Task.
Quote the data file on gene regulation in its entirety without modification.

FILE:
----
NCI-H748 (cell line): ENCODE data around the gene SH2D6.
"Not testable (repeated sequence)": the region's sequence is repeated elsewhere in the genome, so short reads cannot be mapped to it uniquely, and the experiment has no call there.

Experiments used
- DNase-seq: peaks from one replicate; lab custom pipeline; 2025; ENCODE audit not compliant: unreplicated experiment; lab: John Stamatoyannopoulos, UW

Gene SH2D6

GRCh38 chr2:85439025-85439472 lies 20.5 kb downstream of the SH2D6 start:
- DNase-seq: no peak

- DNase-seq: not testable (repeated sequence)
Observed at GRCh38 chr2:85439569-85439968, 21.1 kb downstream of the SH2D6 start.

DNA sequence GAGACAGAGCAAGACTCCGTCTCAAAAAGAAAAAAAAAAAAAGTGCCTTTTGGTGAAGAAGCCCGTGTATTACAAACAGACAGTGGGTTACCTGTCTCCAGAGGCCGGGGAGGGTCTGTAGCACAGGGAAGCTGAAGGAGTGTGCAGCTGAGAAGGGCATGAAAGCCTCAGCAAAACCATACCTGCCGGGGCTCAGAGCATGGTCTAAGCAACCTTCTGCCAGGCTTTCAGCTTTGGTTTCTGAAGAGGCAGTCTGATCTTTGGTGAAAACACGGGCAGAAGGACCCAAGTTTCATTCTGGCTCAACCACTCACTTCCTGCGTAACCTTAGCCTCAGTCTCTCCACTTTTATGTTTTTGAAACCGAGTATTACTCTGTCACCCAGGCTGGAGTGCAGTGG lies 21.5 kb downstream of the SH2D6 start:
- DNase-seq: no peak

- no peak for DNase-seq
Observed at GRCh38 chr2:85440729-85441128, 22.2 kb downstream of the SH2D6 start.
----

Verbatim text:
NCI-H748 (cell line): ENCODE data around the gene SH2D6.
"Not testable (repeated sequence)": the region's sequence is repeated elsewhere in the genome, so short reads cannot be mapped to it uniquely, and the experiment has no call there.

Experiments used
- DNase-seq: peaks from one replicate; lab custom pipeline; 2025; ENCODE audit not compliant: unreplicated experiment; lab: John Stamatoyannopoulos, UW

Gene SH2D6

GRCh38 chr2:85439025-85439472 lies 20.5 kb downstream of the SH2D6 start:
- DNase-seq: no peak

- DNase-seq: not testable (repeated sequence)
Observed at GRCh38 chr2:85439569-85439968, 21.1 kb downstream of the SH2D6 start.

DNA sequence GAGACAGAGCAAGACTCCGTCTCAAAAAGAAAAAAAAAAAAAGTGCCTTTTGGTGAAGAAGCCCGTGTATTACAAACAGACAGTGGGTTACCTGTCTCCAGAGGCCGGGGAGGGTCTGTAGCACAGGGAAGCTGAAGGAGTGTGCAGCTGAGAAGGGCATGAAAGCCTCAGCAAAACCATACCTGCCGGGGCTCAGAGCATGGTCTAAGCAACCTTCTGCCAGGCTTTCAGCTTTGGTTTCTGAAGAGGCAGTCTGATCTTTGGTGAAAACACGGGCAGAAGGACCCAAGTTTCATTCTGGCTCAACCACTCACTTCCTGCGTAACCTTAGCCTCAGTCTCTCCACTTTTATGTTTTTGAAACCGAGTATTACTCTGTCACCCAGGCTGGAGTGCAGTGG lies 21.5 kb downstream of the SH2D6 start:
- DNase-seq: no peak

- no peak for DNase-seq
Observed at GRCh38 chr2:85440729-85441128, 22.2 kb downstream of the SH2D6 start.